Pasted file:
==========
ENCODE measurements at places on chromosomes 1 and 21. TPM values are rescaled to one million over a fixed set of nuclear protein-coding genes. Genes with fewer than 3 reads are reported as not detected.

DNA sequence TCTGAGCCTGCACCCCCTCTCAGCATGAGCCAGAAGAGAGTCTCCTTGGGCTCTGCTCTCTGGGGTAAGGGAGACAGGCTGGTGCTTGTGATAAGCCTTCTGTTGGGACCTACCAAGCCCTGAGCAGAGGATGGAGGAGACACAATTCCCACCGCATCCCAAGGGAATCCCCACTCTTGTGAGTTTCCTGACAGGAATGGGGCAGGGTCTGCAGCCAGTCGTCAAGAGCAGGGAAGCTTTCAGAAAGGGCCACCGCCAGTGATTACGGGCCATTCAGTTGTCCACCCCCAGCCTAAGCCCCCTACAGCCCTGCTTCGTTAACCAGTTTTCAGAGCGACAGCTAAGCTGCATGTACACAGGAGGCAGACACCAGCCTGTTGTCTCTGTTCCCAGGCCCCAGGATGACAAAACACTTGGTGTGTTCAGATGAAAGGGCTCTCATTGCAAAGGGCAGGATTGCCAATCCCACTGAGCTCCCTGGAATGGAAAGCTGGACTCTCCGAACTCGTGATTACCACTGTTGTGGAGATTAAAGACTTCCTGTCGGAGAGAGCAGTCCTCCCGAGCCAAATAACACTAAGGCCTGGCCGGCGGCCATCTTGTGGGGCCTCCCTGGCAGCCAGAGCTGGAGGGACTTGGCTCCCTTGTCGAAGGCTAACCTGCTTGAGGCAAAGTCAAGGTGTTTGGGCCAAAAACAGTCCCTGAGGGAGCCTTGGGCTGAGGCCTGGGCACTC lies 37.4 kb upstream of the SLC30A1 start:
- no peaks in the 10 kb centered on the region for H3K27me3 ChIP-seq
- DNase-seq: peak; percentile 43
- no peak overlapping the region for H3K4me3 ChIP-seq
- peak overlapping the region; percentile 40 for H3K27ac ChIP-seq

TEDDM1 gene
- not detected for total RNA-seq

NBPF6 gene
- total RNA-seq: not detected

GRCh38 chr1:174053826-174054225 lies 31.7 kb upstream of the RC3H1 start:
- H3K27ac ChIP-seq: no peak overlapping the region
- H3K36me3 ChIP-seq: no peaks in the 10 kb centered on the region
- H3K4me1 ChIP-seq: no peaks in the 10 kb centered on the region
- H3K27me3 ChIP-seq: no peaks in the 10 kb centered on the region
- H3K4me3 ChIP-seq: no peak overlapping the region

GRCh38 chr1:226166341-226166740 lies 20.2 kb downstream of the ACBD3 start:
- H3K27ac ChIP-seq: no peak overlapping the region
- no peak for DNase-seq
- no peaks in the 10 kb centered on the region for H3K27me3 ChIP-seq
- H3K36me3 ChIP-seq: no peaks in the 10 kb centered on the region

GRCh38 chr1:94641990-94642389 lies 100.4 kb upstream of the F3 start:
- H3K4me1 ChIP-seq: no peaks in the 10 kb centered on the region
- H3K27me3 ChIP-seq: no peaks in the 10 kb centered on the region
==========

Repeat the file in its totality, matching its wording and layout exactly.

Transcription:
ENCODE measurements at places on chromosomes 1 and 21. TPM values are rescaled to one million over a fixed set of nuclear protein-coding genes. Genes with fewer than 3 reads are reported as not detected.

DNA sequence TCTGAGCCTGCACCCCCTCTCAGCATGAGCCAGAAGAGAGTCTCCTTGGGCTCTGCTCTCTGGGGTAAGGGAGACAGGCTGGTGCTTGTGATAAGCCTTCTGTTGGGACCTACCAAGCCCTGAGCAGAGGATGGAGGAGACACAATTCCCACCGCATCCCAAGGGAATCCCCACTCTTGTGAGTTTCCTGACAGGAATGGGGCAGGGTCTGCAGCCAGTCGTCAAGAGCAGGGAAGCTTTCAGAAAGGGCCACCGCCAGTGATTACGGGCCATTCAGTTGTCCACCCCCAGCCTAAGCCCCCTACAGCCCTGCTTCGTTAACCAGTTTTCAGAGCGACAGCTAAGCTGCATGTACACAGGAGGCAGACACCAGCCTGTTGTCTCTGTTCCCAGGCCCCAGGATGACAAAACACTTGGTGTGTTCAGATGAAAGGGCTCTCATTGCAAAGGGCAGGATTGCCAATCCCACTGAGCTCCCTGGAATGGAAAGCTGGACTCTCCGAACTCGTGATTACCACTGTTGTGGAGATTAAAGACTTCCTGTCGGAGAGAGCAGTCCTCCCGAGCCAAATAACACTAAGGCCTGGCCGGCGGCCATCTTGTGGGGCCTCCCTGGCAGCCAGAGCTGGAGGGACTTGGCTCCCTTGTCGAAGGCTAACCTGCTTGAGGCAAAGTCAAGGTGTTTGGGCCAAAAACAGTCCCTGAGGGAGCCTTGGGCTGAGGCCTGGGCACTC lies 37.4 kb upstream of the SLC30A1 start:
- no peaks in the 10 kb centered on the region for H3K27me3 ChIP-seq
- DNase-seq: peak; percentile 43
- no peak overlapping the region for H3K4me3 ChIP-seq
- peak overlapping the region; percentile 40 for H3K27ac ChIP-seq

TEDDM1 gene
- not detected for total RNA-seq

NBPF6 gene
- total RNA-seq: not detected

GRCh38 chr1:174053826-174054225 lies 31.7 kb upstream of the RC3H1 start:
- H3K27ac ChIP-seq: no peak overlapping the region
- H3K36me3 ChIP-seq: no peaks in the 10 kb centered on the region
- H3K4me1 ChIP-seq: no peaks in the 10 kb centered on the region
- H3K27me3 ChIP-seq: no peaks in the 10 kb centered on the region
- H3K4me3 ChIP-seq: no peak overlapping the region

GRCh38 chr1:226166341-226166740 lies 20.2 kb downstream of the ACBD3 start:
- H3K27ac ChIP-seq: no peak overlapping the region
- no peak for DNase-seq
- no peaks in the 10 kb centered on the region for H3K27me3 ChIP-seq
- H3K36me3 ChIP-seq: no peaks in the 10 kb centered on the region

GRCh38 chr1:94641990-94642389 lies 100.4 kb upstream of the F3 start:
- H3K4me1 ChIP-seq: no peaks in the 10 kb centered on the region
- H3K27me3 ChIP-seq: no peaks in the 10 kb centered on the region